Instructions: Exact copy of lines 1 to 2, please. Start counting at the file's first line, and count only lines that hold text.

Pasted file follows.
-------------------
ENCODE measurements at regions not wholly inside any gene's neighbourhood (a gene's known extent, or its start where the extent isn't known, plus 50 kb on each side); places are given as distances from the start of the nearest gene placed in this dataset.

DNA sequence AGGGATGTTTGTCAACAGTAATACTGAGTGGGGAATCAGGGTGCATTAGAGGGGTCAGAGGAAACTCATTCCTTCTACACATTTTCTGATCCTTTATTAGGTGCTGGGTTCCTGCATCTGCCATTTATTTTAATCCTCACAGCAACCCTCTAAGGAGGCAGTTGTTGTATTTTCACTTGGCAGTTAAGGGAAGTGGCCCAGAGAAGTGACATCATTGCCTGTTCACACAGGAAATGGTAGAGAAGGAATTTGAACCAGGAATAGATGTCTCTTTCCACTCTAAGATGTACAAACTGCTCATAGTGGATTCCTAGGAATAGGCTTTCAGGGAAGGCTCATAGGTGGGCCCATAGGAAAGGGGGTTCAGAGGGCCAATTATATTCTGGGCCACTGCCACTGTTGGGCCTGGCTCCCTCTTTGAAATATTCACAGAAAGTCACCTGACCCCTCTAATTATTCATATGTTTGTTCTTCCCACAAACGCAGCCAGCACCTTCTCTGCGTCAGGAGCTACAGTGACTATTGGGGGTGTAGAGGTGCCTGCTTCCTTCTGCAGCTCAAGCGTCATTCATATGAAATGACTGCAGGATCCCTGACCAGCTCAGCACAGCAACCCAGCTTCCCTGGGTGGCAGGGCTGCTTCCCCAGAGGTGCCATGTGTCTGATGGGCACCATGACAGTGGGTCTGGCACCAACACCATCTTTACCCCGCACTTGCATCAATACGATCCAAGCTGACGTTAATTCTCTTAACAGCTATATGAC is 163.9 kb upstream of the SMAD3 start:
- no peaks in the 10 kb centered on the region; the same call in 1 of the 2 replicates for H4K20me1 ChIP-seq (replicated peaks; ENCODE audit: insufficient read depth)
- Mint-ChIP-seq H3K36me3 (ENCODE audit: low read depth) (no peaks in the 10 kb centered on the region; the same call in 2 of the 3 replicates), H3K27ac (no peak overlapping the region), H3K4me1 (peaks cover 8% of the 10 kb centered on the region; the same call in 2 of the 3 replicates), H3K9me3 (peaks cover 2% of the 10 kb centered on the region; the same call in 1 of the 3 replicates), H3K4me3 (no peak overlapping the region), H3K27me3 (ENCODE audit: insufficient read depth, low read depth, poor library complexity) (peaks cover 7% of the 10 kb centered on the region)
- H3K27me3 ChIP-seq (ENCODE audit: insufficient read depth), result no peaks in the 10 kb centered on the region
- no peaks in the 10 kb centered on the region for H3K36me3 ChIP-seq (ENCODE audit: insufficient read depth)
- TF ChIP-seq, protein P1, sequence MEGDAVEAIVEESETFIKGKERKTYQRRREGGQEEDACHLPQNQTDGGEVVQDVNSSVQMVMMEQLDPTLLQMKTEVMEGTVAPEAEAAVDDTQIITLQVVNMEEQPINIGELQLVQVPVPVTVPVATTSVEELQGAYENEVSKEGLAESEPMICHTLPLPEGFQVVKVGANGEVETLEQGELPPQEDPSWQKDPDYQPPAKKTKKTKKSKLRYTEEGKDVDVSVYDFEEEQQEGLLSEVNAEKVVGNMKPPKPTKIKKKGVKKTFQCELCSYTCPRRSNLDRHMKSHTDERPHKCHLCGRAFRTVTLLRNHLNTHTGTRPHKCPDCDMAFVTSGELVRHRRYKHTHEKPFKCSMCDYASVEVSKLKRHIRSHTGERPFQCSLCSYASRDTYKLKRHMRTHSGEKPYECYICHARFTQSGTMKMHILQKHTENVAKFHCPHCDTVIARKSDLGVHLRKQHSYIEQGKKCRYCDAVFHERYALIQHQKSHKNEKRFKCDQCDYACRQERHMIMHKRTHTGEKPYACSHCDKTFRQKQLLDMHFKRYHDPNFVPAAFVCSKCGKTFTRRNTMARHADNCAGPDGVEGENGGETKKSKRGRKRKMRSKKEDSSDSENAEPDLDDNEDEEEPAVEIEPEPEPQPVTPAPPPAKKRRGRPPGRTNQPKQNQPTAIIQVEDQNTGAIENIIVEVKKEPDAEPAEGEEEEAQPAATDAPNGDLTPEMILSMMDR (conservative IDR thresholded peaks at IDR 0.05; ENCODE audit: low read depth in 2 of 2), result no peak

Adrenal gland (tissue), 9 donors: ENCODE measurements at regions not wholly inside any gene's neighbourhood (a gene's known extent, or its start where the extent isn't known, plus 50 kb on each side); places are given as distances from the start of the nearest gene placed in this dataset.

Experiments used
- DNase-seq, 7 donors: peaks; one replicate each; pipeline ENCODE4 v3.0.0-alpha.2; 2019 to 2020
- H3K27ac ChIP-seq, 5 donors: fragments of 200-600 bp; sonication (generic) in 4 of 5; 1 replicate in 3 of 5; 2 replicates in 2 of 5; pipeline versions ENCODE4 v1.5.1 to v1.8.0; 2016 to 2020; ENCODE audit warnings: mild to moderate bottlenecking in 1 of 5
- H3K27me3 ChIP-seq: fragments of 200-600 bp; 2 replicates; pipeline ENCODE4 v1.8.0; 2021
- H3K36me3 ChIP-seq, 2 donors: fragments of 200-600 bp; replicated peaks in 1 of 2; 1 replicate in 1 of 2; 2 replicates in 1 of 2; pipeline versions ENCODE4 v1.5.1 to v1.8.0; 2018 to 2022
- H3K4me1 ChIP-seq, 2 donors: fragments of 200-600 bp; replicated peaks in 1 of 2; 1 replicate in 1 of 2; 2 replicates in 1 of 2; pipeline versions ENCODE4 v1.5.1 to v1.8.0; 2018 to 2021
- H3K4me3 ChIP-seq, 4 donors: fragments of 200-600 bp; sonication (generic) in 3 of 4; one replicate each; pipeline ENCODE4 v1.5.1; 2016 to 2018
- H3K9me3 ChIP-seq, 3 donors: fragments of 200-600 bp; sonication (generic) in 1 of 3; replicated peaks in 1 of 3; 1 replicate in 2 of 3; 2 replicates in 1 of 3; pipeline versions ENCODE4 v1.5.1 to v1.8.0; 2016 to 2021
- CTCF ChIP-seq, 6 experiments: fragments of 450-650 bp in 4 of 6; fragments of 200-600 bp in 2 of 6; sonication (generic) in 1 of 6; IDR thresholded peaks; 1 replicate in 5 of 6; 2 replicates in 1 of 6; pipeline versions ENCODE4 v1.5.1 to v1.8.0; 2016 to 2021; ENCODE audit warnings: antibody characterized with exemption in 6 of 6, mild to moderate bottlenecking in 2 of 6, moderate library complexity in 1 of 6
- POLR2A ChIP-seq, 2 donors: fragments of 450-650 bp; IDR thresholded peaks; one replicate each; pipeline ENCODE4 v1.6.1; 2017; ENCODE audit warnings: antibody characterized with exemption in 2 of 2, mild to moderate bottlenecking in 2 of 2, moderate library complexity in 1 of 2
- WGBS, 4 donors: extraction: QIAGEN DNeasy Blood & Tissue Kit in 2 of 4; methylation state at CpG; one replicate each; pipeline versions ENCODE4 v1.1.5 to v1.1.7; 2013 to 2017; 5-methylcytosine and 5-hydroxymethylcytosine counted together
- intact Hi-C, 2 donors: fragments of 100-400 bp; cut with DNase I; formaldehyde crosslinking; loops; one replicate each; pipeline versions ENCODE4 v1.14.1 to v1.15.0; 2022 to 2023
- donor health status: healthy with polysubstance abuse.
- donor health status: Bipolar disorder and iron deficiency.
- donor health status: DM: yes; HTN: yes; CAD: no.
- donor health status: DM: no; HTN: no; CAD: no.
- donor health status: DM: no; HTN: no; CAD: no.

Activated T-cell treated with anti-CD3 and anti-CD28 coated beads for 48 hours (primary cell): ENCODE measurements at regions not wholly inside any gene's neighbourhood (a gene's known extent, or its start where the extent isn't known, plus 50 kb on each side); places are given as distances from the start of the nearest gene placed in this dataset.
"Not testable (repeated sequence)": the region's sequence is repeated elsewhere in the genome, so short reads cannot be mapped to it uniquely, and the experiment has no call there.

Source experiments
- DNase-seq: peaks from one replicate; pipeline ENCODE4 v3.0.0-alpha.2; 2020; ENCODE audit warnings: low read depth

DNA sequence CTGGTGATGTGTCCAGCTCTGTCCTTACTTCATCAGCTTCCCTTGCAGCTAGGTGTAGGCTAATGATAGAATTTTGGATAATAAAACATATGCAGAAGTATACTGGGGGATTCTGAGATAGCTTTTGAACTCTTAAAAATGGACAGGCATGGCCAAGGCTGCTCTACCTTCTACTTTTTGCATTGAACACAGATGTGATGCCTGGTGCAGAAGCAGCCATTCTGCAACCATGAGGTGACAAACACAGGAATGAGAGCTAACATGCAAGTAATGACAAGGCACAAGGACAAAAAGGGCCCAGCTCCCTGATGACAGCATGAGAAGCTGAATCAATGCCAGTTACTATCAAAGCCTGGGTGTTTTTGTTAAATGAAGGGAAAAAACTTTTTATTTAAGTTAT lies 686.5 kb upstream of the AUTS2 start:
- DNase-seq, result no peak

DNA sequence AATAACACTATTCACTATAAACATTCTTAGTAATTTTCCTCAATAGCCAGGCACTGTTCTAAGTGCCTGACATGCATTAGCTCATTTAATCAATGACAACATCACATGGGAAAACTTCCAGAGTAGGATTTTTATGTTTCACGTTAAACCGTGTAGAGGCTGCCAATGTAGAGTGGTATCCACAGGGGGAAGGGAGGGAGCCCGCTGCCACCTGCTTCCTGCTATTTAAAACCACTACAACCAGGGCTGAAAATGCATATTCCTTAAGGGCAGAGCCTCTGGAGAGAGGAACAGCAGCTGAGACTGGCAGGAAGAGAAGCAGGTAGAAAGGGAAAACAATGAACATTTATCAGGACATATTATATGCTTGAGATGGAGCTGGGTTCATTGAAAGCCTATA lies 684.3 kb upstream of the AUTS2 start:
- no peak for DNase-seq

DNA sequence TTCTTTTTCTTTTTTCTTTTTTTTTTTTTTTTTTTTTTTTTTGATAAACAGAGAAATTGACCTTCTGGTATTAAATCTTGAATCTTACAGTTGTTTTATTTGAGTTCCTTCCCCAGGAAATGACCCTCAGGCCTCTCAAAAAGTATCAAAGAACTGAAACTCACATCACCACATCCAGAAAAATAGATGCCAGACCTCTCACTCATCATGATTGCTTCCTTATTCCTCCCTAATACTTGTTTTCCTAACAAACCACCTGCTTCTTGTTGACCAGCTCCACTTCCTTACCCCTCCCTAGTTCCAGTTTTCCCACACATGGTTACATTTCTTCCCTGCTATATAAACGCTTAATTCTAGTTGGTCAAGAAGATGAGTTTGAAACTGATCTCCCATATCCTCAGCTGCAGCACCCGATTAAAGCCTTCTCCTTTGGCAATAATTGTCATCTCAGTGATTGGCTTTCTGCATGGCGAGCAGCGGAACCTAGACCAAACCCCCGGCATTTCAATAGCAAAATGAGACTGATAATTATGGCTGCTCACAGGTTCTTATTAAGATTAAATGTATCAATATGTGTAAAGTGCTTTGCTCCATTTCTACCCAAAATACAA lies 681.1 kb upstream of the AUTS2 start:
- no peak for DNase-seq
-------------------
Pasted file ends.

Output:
ENCODE measurements at regions not wholly inside any gene's neighbourhood (a gene's known extent, or its start where the extent isn't known, plus 50 kb on each side); places are given as distances from the start of the nearest gene placed in this dataset.

DNA sequence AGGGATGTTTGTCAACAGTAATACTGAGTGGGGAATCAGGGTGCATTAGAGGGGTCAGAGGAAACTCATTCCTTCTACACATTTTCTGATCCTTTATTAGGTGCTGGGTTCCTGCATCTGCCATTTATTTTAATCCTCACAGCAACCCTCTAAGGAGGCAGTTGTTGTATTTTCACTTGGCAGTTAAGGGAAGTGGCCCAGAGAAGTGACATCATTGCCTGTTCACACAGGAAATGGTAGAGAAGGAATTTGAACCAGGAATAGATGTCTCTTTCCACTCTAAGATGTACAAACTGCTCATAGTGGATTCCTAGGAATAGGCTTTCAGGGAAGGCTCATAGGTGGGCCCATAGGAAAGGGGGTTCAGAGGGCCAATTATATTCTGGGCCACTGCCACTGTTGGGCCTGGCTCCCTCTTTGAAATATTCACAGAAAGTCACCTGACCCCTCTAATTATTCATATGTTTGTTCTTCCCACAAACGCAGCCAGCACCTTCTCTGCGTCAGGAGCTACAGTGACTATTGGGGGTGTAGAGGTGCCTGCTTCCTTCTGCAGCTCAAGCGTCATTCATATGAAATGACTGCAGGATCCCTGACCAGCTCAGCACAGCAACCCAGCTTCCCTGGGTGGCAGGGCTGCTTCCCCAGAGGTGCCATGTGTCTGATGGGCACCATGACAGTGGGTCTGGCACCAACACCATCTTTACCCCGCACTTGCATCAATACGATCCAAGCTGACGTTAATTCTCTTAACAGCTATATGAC is 163.9 kb upstream of the SMAD3 start: